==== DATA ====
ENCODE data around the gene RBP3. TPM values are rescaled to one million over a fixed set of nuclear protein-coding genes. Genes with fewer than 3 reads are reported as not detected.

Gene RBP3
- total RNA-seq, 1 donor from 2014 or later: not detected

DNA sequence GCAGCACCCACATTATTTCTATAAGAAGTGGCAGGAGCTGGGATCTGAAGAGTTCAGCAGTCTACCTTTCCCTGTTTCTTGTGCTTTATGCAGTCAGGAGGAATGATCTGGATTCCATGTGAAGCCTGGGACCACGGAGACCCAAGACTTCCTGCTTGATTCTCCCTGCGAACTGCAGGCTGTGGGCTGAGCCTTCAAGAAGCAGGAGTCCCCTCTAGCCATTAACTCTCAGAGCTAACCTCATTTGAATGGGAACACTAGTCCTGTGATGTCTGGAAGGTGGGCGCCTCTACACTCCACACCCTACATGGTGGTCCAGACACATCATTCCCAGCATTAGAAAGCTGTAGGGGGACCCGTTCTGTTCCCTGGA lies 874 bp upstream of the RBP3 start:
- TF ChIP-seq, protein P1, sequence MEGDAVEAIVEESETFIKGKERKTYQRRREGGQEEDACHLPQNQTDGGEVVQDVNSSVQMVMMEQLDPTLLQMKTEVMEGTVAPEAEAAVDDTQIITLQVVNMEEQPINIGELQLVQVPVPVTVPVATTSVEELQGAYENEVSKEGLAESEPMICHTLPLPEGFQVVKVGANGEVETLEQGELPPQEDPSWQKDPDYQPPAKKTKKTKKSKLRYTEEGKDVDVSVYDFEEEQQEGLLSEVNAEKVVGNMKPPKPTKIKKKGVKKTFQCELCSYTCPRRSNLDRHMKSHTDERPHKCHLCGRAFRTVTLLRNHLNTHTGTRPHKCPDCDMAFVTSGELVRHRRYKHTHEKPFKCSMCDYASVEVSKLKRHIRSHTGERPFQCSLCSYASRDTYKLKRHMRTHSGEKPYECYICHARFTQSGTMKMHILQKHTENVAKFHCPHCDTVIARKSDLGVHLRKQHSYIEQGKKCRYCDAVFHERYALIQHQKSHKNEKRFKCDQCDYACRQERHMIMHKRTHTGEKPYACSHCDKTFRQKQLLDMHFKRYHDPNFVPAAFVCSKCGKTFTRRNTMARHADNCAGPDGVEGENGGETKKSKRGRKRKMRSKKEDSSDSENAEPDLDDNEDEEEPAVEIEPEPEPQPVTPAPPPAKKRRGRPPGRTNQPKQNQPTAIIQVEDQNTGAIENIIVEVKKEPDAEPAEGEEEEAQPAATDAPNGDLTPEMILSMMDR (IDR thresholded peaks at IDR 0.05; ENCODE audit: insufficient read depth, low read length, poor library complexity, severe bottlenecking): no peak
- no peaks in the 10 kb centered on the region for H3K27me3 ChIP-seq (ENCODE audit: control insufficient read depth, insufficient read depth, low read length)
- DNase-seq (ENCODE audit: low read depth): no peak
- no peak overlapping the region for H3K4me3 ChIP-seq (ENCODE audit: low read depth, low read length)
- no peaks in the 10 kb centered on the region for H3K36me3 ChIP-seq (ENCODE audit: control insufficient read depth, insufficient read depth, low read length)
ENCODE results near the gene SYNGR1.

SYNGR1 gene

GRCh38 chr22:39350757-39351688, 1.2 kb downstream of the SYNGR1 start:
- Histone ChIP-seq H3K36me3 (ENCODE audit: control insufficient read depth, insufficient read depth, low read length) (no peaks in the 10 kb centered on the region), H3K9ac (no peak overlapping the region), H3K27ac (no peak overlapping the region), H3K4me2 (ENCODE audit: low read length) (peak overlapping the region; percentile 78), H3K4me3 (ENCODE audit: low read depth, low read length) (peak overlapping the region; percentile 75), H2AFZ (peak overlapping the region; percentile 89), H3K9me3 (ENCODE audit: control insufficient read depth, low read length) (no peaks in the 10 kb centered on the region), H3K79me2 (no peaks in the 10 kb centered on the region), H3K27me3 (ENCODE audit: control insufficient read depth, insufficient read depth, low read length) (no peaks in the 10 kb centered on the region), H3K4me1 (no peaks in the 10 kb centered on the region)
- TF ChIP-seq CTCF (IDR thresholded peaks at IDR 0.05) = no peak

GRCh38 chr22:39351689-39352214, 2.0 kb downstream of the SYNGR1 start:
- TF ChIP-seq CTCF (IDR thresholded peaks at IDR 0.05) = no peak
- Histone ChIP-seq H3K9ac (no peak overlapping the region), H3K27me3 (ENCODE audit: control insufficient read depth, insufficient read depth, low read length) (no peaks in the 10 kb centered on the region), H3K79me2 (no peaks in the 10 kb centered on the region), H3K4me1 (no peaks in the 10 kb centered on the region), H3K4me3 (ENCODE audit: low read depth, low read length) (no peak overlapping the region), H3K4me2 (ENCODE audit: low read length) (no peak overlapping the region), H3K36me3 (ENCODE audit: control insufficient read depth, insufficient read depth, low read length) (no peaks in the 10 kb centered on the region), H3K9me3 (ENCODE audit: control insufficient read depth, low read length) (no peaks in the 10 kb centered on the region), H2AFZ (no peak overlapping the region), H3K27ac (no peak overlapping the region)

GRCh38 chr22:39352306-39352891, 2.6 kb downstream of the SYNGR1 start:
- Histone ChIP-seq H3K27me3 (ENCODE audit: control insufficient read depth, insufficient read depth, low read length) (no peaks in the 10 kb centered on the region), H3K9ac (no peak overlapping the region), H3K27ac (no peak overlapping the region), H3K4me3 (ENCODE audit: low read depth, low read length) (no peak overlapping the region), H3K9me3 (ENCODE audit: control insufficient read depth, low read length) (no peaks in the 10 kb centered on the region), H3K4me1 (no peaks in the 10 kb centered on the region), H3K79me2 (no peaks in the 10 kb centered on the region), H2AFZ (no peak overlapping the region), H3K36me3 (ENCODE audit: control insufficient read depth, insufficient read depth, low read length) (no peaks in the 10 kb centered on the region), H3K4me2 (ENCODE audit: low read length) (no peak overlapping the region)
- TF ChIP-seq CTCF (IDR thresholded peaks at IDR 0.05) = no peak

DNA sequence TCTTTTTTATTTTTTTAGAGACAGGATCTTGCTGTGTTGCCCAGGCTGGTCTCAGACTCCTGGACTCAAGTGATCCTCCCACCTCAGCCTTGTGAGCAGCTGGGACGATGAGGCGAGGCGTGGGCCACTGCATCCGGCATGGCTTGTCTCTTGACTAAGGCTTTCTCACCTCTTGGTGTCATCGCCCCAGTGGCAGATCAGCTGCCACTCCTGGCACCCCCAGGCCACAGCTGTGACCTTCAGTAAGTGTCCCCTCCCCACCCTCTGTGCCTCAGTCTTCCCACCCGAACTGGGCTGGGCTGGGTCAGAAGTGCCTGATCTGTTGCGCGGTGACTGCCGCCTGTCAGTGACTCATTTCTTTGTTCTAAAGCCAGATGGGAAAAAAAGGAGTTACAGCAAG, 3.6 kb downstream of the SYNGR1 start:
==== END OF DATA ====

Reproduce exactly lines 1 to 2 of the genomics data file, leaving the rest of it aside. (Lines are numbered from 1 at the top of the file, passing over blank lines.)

ENCODE data around the gene RBP3. TPM values are rescaled to one million over a fixed set of nuclear protein-coding genes. Genes with fewer than 3 reads are reported as not detected.

Gene RBP3